Universal via Everett Collection
Lone Survivor isn't a film for the faint of heart. It's a film that beats you down and only lets you up for a few precious moments before the credits roll, but that emotional throttling is what helps make the film such a powerful experience.
Peter Berg's Lone Survivor tells the story of Operation Red Wings, primarily focusing on a group of four Navy SEALs who are sent to the mountains of Afganistan to capture or kill a member of the Taliban. The plan goes wrong, and the team has to fight for their lives to escape the enemy-infested area. The film does a marvelous job of ratcheting up the tension before collapsing into its main action sequence, one that is as thrilling as it is unsettling. The long sequence brings forth memories of the infamous D-Day opening of Saving Private Ryan, except this film's fire-fight stretches out the violence like a medieval torture device. The langourous scene is, at times, hard to sit through. Each moment slips by in coiled tension. It's undoubtedly uncomfortable, and the film makes a point to never make the violence fun or enticing. The action isn't consequence-free, and every bullet fired carries weight, making the scenes brutal and unrelenting because of it. The film takes on the aura of a horror movie that wants you to feel every second that ticks by, and director Berg makes sure that a pressing hopelessness starts to weigh on the viewer just as it does on the soldiers.
Mark Wahlberg is plenty capable as Marcus Lutrell, a member of the SEAL unit that is sent on the mission. The supporting cast plays its parts admirably by believably infusing a diverse set of personalities and values into the soldiers, while still keeping them in tune with the same military culture that governs much of their thoughts and actions. There's a great scene where a difficult decision has to be made, and the viewer gets to see the different directions to which some of the character's moral compasses are tuned. Sometimes the right thing can mean different things to different people when the risk of death is on the table. The real standout in the cast is Ben Foster, whose SO2 Matthew Alexson swirls with barely contained fury. He is darkly intense and has electric screen presence that really starts to manifest when the bullets star flying and things become dire.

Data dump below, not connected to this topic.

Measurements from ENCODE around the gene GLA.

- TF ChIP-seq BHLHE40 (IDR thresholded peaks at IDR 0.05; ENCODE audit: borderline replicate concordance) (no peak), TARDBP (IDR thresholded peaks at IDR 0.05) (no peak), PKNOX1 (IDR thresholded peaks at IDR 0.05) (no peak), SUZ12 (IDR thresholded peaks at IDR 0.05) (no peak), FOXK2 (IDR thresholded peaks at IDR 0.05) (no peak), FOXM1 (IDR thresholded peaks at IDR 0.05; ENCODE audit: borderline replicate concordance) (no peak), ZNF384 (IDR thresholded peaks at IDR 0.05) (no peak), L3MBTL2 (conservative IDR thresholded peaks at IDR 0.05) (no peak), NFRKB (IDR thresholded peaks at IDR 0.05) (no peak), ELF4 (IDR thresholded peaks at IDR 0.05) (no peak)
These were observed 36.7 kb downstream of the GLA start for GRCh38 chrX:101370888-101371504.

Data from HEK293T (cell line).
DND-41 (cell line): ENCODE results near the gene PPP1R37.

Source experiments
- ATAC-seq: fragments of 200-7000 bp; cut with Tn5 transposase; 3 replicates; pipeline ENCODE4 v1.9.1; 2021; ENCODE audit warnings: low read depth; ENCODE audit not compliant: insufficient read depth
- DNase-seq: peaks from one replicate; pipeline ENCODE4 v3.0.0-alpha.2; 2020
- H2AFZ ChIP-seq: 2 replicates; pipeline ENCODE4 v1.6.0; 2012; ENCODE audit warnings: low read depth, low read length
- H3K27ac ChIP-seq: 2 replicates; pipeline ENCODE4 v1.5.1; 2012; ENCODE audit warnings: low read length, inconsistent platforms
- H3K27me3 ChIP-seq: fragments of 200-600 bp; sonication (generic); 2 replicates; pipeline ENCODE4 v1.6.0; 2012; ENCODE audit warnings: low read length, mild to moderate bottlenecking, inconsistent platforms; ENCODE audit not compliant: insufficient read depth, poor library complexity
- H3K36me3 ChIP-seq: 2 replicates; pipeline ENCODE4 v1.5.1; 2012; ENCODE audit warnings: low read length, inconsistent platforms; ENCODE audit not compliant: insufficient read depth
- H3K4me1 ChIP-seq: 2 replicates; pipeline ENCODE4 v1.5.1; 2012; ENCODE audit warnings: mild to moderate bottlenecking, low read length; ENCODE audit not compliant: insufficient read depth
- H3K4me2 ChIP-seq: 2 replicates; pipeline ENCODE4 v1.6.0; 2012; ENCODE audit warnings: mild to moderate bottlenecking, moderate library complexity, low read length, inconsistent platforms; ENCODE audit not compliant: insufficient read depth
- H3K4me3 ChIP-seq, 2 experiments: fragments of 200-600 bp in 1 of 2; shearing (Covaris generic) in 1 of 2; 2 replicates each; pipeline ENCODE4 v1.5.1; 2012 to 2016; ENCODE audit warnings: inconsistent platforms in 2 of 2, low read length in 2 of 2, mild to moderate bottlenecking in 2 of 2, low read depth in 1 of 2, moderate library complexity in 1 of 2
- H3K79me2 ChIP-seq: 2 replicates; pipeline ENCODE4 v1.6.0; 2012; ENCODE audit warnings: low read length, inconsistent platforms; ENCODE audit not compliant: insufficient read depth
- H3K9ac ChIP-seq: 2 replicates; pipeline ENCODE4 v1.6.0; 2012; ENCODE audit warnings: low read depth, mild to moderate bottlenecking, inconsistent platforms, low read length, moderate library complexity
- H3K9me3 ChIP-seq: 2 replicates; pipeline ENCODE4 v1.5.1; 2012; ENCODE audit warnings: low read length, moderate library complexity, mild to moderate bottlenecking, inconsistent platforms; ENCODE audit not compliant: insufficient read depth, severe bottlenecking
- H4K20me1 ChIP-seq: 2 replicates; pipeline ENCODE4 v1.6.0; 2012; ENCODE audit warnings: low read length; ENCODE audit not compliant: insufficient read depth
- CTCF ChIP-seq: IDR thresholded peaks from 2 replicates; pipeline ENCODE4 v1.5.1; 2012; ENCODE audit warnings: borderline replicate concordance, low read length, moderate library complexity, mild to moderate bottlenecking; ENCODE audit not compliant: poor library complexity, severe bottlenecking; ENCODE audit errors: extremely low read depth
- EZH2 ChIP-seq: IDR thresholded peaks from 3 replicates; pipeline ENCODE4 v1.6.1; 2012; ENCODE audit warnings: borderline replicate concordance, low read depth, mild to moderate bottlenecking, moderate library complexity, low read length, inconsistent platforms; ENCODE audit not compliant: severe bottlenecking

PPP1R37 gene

Universal via Everett Collection
For all the good will that the film builds up in its first and second act, the final third of the film hits some snags as history demands that the story take itself to a different location, sacrificing some of the tension that it has built up. In the last 30 minutes of the film, there are some odd tonal choices that don't gel with the tension brimming in the first half. A comedic scene involving a language barrier stands out in particular.
The movie makes a point to steer clear of any political judgment, and it doesn't try to lay blame for the botched mission on any one head. And while the film never outwardly states and opinion on the conflicts that America found itself embroiled in during this time period, the searing brutality depicted in the movie highlight that no one should be subjected to the pain that these men were faced with. Made abundantly clear is the soldiers' willingness to drop everything and serve their country the best way they know how. Lone Survivor tries to honor the soldier, but not glorify war.
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Lone Survivor is at its best when it makes you feel the worst. It gives soldiers their due reverence by showcasing the true terror of the battlefield, and while the film does start to sag a bit in its third act, it's still more than worth the experience in order understand the consequences of war, and its toll on the people in the trenches.
When Michel Gondry was hired to helm Columbia Pictures’ The Green Hornet I became immediately more enthusiastic about the project than I was before. Even after all the publicized production woes I was sure that his avant-garde aesthetic and bittersweet style of storytelling would put a fresh spin on the standard superhero flick. However sandwiched between the frat-house comedic sensibilities of Seth Rogen and the energetic guidance of explosion-savvy producer Neal Moritz there just wasn’t enough room for the artist to conjure his movie magic.
That’s why the film though not frustratingly formulaic feels incredibly manufactured: more a product of convenience for its stars and studio than a standalone piece of entertainment. Perhaps it’s just because superhero cinema is so commonplace today I’m beginning to feel jaded about movies like this but while watching the film I wondered whether or not Rogen and Co. consciously adhered to the tried-and-true checklist of the genre’s conventions. Tragic motives for fighting crime? Check. Maniacal villain? Check. Flipping SUV’s? Check? Predictable plot? Unfortunately check. Every element of the movie from jokes to pacing is easy to foresee but that doesn’t mean it’s not somewhat entertaining.